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Public works head named, students flock to UCCS, rabbit fever found, and more


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Reports of elder abuse rise

The Pikes Peak Elder Abuse Coalition is reporting that one month after a new law went into effect, agencies are being flooded with reports of suspected abuse of local senior citizens.

Senate Bill 13-111, which went into effect July 1, requires certain professionals to report suspected abuse, neglect or exploitation of at-risk seniors age 70 or older.

In July 2013, Adult Protective Services at the El Paso County Department of Human Services received 114 such reports, according to a press release from the coalition. This July, it received 179 reports. On average last year, Adult Protective Services received 85.5 reports per month. So far this year, the average is 120.4 per month.

Colorado Springs Police saw referrals from and to APS increase from 80 in January to 150 in July, and Silver Key Senior Services, a local nonprofit serving seniors, saw 29 referrals in July compared to 21 in January, the coalition stated.

The new law requires medical professionals, social workers, law enforcement, care facilities, clergy and others to report suspected abuse within 24 hours. Abuse can be anything from physical assault to sexual assault to taking an at-risk senior's money.

To learn more about the law, visit — JAS

Public works head named

City Council has confirmed Travis Easton, former mayor of Monument, as public works director.

Easton was interviewed at meetings of no more than two councilors at a time so the city could avoid having to disclose his identity. (If three or more councilors meet, it's an open meeting.)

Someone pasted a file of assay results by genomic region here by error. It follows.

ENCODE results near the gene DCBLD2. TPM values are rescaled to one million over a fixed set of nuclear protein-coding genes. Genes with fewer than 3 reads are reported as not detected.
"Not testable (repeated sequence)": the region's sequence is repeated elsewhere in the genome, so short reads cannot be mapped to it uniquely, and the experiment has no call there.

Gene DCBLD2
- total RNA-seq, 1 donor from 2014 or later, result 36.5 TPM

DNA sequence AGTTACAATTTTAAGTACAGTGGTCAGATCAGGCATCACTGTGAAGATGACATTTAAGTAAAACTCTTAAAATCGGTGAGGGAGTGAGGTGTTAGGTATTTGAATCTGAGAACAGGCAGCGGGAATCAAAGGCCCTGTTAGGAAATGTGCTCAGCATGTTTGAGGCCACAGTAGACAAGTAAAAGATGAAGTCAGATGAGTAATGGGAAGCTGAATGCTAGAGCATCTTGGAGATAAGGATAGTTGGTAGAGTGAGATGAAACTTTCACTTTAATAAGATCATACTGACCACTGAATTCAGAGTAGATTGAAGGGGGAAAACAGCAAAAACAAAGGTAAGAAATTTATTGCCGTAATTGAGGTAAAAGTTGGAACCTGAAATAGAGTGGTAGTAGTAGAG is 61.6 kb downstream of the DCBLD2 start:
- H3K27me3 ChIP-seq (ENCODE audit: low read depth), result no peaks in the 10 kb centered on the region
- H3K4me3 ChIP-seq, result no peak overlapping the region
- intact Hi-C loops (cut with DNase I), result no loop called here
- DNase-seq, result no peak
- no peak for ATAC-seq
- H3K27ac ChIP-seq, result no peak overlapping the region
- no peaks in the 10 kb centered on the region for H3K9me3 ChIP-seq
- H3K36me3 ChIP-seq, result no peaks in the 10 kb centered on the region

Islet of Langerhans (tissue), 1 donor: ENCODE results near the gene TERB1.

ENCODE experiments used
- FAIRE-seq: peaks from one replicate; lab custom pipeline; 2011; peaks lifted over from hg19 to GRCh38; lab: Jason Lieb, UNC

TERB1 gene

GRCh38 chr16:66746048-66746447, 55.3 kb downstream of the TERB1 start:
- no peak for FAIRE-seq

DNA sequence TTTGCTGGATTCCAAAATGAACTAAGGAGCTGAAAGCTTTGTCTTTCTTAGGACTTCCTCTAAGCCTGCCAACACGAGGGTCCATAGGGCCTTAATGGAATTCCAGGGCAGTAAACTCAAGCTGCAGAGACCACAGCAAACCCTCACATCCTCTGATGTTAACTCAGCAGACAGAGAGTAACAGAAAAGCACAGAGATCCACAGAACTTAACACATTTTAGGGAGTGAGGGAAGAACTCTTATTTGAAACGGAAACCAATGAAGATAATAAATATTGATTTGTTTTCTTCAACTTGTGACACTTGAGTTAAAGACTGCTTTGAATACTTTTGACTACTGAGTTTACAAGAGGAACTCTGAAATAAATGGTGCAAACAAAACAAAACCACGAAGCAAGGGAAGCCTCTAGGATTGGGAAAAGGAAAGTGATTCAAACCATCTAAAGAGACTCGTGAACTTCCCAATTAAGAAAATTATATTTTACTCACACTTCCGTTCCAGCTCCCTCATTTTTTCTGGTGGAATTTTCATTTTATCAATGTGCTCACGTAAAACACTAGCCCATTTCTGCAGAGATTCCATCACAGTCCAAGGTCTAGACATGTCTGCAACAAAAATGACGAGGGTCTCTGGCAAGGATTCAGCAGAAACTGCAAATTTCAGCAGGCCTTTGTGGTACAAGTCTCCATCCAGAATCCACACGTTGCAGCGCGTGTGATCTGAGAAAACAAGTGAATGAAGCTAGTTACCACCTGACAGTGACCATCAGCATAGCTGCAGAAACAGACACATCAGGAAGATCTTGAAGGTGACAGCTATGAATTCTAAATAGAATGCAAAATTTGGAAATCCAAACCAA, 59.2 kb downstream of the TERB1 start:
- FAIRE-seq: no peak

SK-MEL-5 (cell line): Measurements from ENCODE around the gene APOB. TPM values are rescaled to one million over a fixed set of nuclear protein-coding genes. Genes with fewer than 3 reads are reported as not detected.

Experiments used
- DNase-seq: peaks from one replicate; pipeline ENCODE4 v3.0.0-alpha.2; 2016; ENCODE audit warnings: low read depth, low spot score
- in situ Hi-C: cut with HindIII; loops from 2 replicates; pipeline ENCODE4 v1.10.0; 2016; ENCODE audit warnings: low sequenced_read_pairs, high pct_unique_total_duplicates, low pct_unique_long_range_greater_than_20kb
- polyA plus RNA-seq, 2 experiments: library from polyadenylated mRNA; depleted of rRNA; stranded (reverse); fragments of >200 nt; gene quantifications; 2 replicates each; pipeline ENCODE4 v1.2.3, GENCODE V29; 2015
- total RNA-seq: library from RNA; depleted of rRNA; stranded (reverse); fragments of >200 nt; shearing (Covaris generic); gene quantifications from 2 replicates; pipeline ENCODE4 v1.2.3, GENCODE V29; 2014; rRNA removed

Easton was a senior vice president at NV5 Inc., an international engineering firm with a Colorado Springs office, and reportedly wanted to keep his nominee status secret until the city job was secured. He starts Oct. 1 at an annual salary of $150,000, replacing Dave Lethbridge, a former city worker who was appointed last summer as interim public works director but isn't a registered professional engineer as required by the job description.

Easton reports to the mayor's chief of staff and will oversee a $108 million budget and 209 employees in city engineering, traffic engineering, streets and Mountain Metropolitan Transit. — PZ

Students flock to UCCS

One of the heaviest concentrations of area construction activity over the last decade or so has been taking place at the University of Colorado at Colorado Springs. Now, all that building is apparently paying off.

UCCS last week reported record enrollment this fall semester with 11,199 students, a 5.7 percent bump from last year's September enrollment, which itself was a record. The university says in a news release that enrollment has grown by 47 percent, or 3,500 students, since 2005.

The school, which offers 37 bachelor's degrees, 19 master's degrees and five doctoral degrees, also notes the fall semester is seeing the largest freshman class in UCCS history, with 1,759 enrolled. The numbers will be finalized following the university's Sept. 11 census. — PZ

Rabbit fever found

El Paso County Public Health has confirmed a case of tularemia — also called rabbit fever — near Yoder, about 30 miles east of the Springs. While monitoring wildlife for plague, county specialists found a dead rabbit and confirmed it was infected with the disease.

No people have reported an infection, according to a press release.

Tularemia spreads through insect bites, contact with infected animals, ingestion of contaminated water or inhalation of contaminated dust or particles, according to the Centers for Disease Control and Prevention. Outbreaks tend to cause large numbers of rabbits, hares and rodents to die.

The press release says fever, chills, headache, muscle aches, chest pains and coughing are typical signs of infection in humans. If caught early, tularemia is easily treated with antibiotics.

In order to prevent infection, wear insect repellent with DEET when in areas with rodents (to protect yourself from their fleas and ticks); avoid handling sick or dead animals; wear proper footwear where dead animals have been found; and don't mow over dead animals.

If it is necessary to move a dead animal, wear the insect repellent and do not touch the animal directly. — GS

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